This time it's a Canadian genealogy survey by students at Carleton University in Ontario led by Professor Leighann Neilson, Sprott School of Business and Emeritus Professor Del Muisse of the History Department.
Here's an article about the project from the Cape Breton Post, 26 July 2011, written by Ken Macleod. Carleton researchers launch Canadian genealogy survey in Cape Breton
I've already submitted my answers, and yes, I knew right away I couldn't agree with some of the broad assumptions apparently being made. Has there been a recent "surge of interest" in genealogy/family history as the Cape Breton Post put it? If so, when, where and what forms has it taken? Or are some paying more attention to television ads than perhaps is wise. Remember how long the widely heralded show 'Who Do You Think You Are' lasted in Canada?
Are libraries and archives and museums reporting more visitors doing family history and genealogy? I would be very interested in those statistics myself. It's true, I think, that over the last few decades some institutions have started to pay more attention to their users, and some, like Library and Archives Canada (LAC) now realize we genealogists and family historians are their largest group of users. But wait, almost everywhere I go, services, on-line and off, are being cut back, and that's certainly true at LAC, as well as at local archives and libraries.
This survey is partly concerned with the mix of on-line research and on site research we do. For most of us, I think this is an 'it all depends' question. Research goals and timelines, finances, convenience, availability, and just how determined (or desperate) we are to track down the evidence all play a role here.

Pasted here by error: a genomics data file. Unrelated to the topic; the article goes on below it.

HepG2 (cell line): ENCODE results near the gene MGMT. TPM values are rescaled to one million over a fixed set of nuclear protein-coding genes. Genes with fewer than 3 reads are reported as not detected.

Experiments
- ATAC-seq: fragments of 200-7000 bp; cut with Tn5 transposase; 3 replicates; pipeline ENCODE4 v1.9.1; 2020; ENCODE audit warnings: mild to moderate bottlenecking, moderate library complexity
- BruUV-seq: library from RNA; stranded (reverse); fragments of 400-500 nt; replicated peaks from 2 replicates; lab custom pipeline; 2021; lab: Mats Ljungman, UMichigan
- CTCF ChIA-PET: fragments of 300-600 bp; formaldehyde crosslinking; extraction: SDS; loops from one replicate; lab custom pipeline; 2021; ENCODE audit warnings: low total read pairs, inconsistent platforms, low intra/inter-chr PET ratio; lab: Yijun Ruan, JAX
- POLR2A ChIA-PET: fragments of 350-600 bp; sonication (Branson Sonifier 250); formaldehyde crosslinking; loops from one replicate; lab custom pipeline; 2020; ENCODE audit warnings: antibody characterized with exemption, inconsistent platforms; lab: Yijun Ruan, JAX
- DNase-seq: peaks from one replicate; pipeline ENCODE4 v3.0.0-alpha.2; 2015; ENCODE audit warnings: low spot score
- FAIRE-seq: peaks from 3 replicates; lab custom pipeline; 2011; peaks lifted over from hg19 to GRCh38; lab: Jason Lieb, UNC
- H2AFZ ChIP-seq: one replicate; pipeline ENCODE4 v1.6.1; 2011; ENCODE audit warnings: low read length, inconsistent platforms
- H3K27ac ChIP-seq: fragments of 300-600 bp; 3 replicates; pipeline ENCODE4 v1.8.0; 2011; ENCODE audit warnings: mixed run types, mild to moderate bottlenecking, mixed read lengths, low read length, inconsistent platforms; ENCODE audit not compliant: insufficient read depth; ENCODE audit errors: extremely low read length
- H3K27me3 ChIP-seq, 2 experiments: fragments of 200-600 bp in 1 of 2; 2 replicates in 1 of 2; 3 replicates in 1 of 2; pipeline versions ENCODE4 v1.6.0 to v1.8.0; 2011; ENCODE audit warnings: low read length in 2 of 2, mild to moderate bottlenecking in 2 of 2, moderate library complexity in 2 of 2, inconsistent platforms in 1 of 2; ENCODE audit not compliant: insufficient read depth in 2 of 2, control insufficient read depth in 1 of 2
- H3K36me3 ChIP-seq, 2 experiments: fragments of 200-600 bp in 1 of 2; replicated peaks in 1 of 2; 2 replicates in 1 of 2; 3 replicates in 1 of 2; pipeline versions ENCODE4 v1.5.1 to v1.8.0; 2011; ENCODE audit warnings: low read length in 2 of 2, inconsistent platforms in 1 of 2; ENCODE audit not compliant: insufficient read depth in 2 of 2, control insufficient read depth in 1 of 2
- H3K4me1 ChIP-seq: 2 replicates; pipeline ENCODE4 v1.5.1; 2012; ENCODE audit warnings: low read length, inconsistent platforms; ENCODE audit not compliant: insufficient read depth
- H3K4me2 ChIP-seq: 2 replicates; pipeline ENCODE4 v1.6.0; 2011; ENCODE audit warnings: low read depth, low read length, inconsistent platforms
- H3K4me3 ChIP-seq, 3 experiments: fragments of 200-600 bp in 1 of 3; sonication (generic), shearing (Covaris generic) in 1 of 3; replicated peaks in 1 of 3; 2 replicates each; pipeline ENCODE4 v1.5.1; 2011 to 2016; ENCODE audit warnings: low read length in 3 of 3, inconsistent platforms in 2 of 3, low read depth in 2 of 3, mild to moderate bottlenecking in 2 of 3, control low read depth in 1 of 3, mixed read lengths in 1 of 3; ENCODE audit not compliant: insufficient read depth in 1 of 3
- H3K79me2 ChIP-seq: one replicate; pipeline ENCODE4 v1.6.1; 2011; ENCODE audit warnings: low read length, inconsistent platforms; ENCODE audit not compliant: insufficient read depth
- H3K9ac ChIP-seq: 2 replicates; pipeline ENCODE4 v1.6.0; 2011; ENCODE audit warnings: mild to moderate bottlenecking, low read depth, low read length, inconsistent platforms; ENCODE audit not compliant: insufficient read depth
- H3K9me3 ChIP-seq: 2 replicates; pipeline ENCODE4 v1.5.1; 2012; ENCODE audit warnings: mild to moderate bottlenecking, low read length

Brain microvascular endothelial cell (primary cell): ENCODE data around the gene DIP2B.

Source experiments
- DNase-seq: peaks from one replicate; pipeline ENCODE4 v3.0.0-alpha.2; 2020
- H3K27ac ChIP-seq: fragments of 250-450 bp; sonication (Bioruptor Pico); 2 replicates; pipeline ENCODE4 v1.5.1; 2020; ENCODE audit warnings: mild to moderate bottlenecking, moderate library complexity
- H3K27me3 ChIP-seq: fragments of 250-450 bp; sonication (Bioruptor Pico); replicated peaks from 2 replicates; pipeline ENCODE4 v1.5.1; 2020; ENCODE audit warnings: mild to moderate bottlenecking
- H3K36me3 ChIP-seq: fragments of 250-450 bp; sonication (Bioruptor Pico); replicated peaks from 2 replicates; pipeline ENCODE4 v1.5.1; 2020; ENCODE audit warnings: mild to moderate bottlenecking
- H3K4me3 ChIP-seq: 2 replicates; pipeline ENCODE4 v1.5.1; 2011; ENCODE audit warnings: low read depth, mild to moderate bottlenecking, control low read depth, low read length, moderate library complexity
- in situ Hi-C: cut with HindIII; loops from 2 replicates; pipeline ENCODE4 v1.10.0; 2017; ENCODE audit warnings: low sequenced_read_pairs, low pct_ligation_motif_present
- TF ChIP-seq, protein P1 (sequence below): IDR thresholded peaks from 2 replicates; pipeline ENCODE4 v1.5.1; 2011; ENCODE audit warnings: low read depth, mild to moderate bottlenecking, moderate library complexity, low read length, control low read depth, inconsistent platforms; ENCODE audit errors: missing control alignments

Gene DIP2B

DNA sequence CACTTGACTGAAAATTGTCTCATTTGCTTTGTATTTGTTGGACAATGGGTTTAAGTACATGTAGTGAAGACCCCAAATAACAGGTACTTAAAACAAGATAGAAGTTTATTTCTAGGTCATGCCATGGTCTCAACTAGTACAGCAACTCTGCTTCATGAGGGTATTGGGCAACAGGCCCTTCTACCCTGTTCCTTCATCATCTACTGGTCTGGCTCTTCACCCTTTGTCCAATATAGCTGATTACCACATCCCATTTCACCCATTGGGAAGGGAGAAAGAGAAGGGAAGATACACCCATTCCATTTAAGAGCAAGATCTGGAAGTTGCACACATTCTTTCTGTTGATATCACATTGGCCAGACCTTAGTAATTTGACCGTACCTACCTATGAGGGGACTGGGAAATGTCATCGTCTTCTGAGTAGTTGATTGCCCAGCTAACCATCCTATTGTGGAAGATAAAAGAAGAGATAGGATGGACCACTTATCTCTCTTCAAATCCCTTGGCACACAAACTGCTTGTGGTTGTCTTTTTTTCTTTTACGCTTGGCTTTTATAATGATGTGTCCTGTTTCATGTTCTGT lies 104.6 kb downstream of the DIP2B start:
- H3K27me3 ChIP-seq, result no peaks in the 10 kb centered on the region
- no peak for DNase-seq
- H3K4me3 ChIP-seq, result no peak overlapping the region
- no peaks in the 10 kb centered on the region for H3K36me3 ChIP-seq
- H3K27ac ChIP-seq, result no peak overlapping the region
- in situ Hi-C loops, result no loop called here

If there is an upsurge in interest, but fewer of the services we've all depended on for Canadian research are available, that could lead to more commercial genealogical opportunities. Not something I think most Canadian genealogists and family historians really want to see, particularly if it's at the expense of volunteer and community organizations.
Still some of the information collected by these students could be useful to the genealogical community so I hope you will take the time to fill this out. This on-line survey was originally tested in Nova Scotia as the Cape Breton Post explains, but now all Canadian family historians and genealogists are invited to participate no matter where they are researching their families, as long as they're over 19.
Have a look at the project's blog: http://www.genealogyincanada.blogspot.com
They seem to be welcoming comments. Suggestions for the bibliography they've been compiling would seem appropriate since there doesn't seem to have been any review of the genealogical literature yet, and up to date DNA genealogy references are lacking.
More information is at the survey introduction page: http://www.cusurveycentre.ca/gensurvey (And don't mind the spelling; remember in genealogy, at least for names, spelling doesn't count.)